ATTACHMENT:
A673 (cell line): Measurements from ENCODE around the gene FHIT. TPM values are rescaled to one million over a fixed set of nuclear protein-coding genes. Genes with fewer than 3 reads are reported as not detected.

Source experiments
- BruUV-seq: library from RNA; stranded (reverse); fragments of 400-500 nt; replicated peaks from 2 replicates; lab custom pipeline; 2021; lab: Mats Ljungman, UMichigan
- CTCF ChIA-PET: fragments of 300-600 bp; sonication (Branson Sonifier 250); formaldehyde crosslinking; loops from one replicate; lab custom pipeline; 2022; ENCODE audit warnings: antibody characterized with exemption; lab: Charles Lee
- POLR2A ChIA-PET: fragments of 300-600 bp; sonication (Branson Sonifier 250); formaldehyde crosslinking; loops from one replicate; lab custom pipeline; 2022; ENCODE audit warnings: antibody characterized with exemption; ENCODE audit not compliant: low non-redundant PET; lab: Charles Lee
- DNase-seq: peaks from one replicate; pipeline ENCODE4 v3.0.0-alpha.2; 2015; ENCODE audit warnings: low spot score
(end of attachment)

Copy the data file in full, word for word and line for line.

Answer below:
A673 (cell line): Measurements from ENCODE around the gene FHIT. TPM values are rescaled to one million over a fixed set of nuclear protein-coding genes. Genes with fewer than 3 reads are reported as not detected.

Source experiments
- BruUV-seq: library from RNA; stranded (reverse); fragments of 400-500 nt; replicated peaks from 2 replicates; lab custom pipeline; 2021; lab: Mats Ljungman, UMichigan
- CTCF ChIA-PET: fragments of 300-600 bp; sonication (Branson Sonifier 250); formaldehyde crosslinking; loops from one replicate; lab custom pipeline; 2022; ENCODE audit warnings: antibody characterized with exemption; lab: Charles Lee
- POLR2A ChIA-PET: fragments of 300-600 bp; sonication (Branson Sonifier 250); formaldehyde crosslinking; loops from one replicate; lab custom pipeline; 2022; ENCODE audit warnings: antibody characterized with exemption; ENCODE audit not compliant: low non-redundant PET; lab: Charles Lee
- DNase-seq: peaks from one replicate; pipeline ENCODE4 v3.0.0-alpha.2; 2015; ENCODE audit warnings: low spot score